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Friday's letters: The campaign to round up leakers

Tiny Qatar's big role in the Mideast | June 30

The campaign to round up leakers

In Sunday's Times I read about another leak. This one told us that Qatar has used an arms network to move shoulder-fired missiles to Syrian rebels. The article further states that these could be used to shoot down civilian aircraft. As for the source, it was stated that "the officials spoke to the New York Times on the condition of anonymity because they were discussing intelligence." I hope these officials know that according to President Barack Obama's initiative, the insider threat program, "leaking is tantamount to aiding the enemies of the United States."

That is why there is such a kerfuffle regarding Edward Snowden, a former National Security Agency contractor who leaked information about spying on Americans. Last week Secretary of State John Kerry branded Snowden a "traitor to his country."

And it should be known that the Obama administration means business if you leak. It doesn't matter how high your rank. Gen. James Cartwright, the former second-ranking officer in the U.S. military, is being investigated for leaking information about the Stuxnet computer virus aimed at Iran.

I have to admit I'm a little confused about this whole mess of "leakers" and traitors. Why all of a sudden do we have people facing defamation and serious jail time to release supposedly secret information? And why is the Obama administration going full speed ahead to discredit and round up these leakers? Are these truly treasonous times in our war on terror, or should we start to become more curious about what is being done in our name?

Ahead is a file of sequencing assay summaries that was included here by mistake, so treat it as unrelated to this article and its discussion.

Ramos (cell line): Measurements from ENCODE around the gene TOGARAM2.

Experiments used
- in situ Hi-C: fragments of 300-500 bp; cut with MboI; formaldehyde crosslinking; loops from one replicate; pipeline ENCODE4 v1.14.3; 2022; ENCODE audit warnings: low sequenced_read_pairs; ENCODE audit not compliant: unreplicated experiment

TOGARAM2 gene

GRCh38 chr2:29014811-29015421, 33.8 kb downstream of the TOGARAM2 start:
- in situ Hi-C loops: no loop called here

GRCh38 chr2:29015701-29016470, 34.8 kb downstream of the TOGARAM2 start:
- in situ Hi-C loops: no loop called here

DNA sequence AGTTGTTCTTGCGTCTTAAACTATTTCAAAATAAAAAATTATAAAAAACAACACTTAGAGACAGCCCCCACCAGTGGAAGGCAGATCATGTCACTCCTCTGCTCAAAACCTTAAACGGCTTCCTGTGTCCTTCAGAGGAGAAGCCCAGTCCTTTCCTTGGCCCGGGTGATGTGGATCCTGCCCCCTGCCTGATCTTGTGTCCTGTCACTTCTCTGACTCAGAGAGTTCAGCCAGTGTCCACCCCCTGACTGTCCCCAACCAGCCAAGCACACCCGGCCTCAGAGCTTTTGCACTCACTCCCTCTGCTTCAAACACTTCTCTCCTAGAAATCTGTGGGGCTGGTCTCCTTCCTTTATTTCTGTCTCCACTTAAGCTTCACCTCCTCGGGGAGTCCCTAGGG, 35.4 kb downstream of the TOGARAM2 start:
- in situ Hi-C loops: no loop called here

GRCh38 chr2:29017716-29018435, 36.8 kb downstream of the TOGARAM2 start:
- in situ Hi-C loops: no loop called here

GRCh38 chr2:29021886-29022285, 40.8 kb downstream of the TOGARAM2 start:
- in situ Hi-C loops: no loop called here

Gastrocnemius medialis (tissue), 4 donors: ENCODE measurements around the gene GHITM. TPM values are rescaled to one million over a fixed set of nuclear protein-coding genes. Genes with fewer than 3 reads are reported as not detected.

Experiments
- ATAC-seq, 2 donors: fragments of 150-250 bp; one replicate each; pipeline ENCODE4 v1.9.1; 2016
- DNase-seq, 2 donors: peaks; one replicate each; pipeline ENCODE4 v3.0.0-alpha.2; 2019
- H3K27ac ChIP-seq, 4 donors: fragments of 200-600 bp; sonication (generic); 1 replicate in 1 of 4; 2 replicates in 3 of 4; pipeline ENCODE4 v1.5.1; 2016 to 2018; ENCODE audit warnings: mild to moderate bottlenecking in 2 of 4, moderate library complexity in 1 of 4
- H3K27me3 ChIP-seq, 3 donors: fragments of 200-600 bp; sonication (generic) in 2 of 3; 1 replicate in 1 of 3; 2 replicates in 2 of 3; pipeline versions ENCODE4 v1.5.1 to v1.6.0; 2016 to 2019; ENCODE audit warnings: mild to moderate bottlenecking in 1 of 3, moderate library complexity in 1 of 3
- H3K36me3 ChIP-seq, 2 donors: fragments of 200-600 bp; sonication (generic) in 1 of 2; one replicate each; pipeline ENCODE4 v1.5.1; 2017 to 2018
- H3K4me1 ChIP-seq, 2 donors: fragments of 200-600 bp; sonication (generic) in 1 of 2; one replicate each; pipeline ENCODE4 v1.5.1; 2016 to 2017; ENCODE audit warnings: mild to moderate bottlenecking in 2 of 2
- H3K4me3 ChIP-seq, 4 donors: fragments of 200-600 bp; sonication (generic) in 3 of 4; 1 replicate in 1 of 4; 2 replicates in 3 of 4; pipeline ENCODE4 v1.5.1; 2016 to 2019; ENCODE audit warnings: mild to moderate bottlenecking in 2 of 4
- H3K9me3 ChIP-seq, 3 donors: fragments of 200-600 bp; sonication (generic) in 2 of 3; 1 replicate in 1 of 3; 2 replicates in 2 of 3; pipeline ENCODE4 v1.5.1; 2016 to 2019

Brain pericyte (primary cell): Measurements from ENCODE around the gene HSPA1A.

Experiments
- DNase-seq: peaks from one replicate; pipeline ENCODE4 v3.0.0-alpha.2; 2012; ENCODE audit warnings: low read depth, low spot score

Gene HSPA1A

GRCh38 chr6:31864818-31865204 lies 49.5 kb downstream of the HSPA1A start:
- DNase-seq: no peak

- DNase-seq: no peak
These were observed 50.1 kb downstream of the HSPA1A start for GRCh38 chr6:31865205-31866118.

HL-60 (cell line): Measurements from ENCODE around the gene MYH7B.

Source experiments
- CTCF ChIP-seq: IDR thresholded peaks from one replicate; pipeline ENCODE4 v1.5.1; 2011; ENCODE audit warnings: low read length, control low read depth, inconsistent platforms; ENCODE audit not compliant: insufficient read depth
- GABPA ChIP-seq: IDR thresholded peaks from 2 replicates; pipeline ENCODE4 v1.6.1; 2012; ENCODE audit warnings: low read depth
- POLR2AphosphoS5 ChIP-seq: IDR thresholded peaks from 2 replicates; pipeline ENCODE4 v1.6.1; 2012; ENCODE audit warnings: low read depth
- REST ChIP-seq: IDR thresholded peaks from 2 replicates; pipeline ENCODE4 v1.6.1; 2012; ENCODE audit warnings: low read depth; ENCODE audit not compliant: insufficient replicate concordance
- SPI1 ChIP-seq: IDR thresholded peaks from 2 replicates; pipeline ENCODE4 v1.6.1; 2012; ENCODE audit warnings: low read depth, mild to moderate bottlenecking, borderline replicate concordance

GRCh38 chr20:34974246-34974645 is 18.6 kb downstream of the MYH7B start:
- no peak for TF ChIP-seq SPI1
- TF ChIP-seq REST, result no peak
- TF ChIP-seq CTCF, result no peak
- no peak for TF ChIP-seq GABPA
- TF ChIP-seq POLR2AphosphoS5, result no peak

Rick France, Tampa

Florida ranks dead last in dental care for poor kids | July 1

Dental help for thousands

This front-page article left out the leading Medicaid dental provider for children in Pinellas County.

The Florida Department of Health in Pinellas County has six dental clinics in St. Petersburg, Largo, Pinellas Park, Clearwater and Tarpon Springs. We served more than 12,000 pediatric clients and provided more than 113,000 dental services in 2012.

In addition to serving the dental needs of children on Medicaid, we also provide services to uninsured children on a sliding-fee scale at our dental clinics.

Once a year, we provide services at no cost to uninsured children as part of our back to school events. In fact, last year's clinic at our mid county center in Largo was featured in one of the pieces that won a Pulitzer Prize for Tim Nickens and Daniel Ruth. Our services were mentioned in the articles in that series.

Dental care for children is part of our public health mission. The managed care changes in Medicaid dental services may be discouraging private sector dentists from providing care, but our commitment to the health of children in Pinellas remains constant.

For information about our dental clinics and their locations, go to

Claude M. Dharamraj, M.D., director, Florida Department of Health in Pinellas County, St. Petersburg